In Robert Whitney v Monster Worldwide Limited, the Court of Appeal upheld an earlier decision by the High Court that “no detriment” assurances given to an employee by a previous employer following closure of its final salary scheme amounted to a binding guarantee that could be enforced even against a subsequent employer. In brief, the claimant, Mr Robert Whitney, was employed by MLS Group Limited (“MSL”) and became a member of the MSL final salary scheme in 1979. In 1989, a decision was taken to wind up the scheme in order to release a funding surplus. Members of the scheme were given the opportunity to join a new money purchase scheme and transfer their accrued benefits to that scheme.

It was recognised that the new scheme was less advantageous than the earlier final salary scheme and there was some concern that this could lead to possible resignations. In an attempt to avoid this, a “no detriment” guarantee was given to 30 key personnel (including Mr Whitney) to the effect that they would be no worse off on retirement in the new scheme than they would have been had they remained members of the final salary scheme. This was confirmed at a number of board meetings, and although it was decided that the move would be confirmed to relevant personnel by way of a side letter, this was never sent.

In February 1997, MSL was acquired by TMP Worldwide Holdings Limited (“TMP”), and assurances were given to employees that the new owners “would honour every MSL commitment including pay and benefits.” Details of the “no detriment” guarantee given to key employees were disclosed to TMP prior to the transfer. In July 1997, the business was transferred under TUPE to TMP (which later became Monster Worldwide Limited (“MWL”)).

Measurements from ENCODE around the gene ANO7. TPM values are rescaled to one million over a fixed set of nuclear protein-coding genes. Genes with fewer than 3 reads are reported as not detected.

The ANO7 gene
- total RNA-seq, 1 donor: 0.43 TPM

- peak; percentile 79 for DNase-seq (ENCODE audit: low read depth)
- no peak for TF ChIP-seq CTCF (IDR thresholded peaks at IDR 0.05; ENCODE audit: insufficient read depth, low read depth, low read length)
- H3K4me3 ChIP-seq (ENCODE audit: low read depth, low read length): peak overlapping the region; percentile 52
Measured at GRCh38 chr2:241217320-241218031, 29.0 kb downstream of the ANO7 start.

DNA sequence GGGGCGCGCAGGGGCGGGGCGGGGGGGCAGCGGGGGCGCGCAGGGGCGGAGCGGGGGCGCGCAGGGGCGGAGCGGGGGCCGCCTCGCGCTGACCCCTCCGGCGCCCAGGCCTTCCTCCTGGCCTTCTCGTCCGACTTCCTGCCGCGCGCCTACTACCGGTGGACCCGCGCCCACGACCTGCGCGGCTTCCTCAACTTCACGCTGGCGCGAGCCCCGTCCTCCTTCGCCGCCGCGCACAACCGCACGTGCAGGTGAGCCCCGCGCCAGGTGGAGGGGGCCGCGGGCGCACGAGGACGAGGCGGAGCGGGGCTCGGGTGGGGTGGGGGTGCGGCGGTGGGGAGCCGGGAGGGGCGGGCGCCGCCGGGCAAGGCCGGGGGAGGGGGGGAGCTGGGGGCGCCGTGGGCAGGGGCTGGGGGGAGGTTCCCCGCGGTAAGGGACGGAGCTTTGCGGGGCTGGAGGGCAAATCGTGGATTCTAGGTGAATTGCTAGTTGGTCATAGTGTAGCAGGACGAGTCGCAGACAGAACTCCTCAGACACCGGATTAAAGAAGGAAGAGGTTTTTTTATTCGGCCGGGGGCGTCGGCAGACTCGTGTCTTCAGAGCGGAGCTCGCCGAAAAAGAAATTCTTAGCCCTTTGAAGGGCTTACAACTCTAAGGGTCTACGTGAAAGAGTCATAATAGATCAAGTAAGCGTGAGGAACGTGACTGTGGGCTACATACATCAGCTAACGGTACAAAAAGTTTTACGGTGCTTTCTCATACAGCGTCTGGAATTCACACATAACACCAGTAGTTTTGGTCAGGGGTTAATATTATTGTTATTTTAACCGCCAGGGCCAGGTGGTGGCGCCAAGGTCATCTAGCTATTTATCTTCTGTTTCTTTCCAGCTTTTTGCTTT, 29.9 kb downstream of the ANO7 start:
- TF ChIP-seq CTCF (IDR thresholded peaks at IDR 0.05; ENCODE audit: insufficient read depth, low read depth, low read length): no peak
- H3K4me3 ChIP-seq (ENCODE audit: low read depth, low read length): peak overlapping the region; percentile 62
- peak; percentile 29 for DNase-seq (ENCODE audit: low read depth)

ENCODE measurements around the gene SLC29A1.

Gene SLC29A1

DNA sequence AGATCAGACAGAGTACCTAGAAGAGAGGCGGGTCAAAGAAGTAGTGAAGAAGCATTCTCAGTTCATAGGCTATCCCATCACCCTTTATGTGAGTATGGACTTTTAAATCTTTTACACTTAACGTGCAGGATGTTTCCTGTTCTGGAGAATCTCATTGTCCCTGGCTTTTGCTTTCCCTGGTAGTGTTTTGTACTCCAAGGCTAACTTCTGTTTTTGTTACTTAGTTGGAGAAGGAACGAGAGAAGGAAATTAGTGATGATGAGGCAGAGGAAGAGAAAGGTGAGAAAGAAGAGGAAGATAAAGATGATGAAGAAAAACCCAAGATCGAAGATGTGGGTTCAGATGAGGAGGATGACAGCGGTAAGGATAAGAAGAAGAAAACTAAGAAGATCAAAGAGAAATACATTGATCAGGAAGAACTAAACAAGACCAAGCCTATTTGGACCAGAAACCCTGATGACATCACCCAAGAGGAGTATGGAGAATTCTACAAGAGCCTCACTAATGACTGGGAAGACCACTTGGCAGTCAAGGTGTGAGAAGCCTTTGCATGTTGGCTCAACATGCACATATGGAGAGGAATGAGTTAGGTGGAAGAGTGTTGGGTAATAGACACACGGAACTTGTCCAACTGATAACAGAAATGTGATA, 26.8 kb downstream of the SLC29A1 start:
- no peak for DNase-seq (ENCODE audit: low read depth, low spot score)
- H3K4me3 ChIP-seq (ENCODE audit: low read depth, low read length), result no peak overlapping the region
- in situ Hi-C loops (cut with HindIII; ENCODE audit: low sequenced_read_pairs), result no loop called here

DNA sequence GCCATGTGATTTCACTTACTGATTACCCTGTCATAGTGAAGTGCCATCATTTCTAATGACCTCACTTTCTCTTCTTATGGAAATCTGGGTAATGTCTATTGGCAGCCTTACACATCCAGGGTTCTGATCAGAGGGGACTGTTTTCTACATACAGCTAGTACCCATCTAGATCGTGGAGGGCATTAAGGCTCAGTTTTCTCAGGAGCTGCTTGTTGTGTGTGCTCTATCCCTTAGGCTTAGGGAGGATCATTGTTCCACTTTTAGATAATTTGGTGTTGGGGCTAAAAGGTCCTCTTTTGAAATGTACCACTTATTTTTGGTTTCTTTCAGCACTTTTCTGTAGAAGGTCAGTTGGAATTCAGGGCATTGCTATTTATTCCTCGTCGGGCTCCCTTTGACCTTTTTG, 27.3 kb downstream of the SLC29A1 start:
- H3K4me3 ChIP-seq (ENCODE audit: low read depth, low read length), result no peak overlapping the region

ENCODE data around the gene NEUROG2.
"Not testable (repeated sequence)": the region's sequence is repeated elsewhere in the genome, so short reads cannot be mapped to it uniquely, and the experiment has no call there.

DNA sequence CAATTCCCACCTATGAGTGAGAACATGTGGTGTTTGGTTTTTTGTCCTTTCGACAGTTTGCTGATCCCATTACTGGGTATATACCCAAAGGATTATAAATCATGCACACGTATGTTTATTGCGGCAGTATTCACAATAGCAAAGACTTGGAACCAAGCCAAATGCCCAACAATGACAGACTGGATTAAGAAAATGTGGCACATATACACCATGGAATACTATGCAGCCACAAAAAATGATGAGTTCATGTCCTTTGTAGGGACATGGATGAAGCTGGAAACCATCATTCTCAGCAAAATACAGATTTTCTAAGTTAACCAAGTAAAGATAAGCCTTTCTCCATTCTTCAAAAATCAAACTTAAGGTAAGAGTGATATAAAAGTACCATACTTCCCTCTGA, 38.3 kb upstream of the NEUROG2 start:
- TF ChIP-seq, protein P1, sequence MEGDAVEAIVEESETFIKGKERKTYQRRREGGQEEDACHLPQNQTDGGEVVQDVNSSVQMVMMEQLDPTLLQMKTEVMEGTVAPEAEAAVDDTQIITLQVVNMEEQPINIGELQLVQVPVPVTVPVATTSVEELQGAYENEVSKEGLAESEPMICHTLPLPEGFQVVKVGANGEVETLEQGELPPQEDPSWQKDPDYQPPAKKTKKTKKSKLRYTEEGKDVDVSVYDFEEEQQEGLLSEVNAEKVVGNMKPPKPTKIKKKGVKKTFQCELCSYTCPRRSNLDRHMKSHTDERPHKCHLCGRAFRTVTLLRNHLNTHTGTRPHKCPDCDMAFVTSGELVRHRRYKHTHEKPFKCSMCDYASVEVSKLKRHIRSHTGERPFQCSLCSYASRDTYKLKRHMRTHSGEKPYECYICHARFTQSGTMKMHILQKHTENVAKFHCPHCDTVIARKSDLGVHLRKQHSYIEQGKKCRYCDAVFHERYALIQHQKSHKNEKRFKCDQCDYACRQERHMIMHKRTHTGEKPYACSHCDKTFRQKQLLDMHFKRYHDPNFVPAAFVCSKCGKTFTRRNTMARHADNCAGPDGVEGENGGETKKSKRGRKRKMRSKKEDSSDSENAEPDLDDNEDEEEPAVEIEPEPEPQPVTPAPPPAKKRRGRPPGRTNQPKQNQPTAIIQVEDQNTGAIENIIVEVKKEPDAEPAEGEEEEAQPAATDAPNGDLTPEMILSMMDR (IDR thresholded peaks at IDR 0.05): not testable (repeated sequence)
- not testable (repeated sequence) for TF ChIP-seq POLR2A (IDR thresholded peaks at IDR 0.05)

Mr Whitney left service in December 1997 and sought to enforce the guarantee given by his previous employers. He also claimed that the guarantee entitled him to annual 5% increases to his pension once in payment, in line with RPI.

The High Court found in 2009 that the guarantee did constitute a binding contractual promise which could be enforced. It rejected arguments put forward by the Defendant that no contractual commitment could be judged to exist since no single document was ever produced setting out the terms and existence of the guarantee. Moreover, it also held that the guarantee had passed to MWL by contractual novation in July 1997; full disclosure of the guarantee had been made at the time of transfer and clear assurances had been given that member benefits would not be reduced because of the transfer.

The Court of Appeal rejected an appeal by MWL. In its view, the “unanimity of view that there was a contract” as evidenced by various board minutes, was sufficient to establish that a contract did exist; the fact that a confirmatory side letter was never prepared and sent as planned was immaterial. Furthermore, the assurances given by MWL following the transfer in 1997 were intended to be relied on, and the guarantee therefore passed to MWL by contractual novation in 1997. The fact that these assurances were given at the time by MWL’s holding company was irrelevant and they were judged to have been given “on behalf of whatever company would ultimately become the employer of MSL’s staff.” The Court of Appeal also decided that Mr Whitney was entitled to annual increments to reflect the increase in the RPI capped at 5%.

Comment: Employers involved in TUPE transfers should be mindful of historic “no detriment” pension guarantees; these can constitute binding contractual commitments which fall outside the occupational pensions exception contained in TUPE and so pass to a new employer by novation. Proper due diligence at the time of transfer is crucial, and adequate warranty protection should be sought to mitigate any risks uncovered.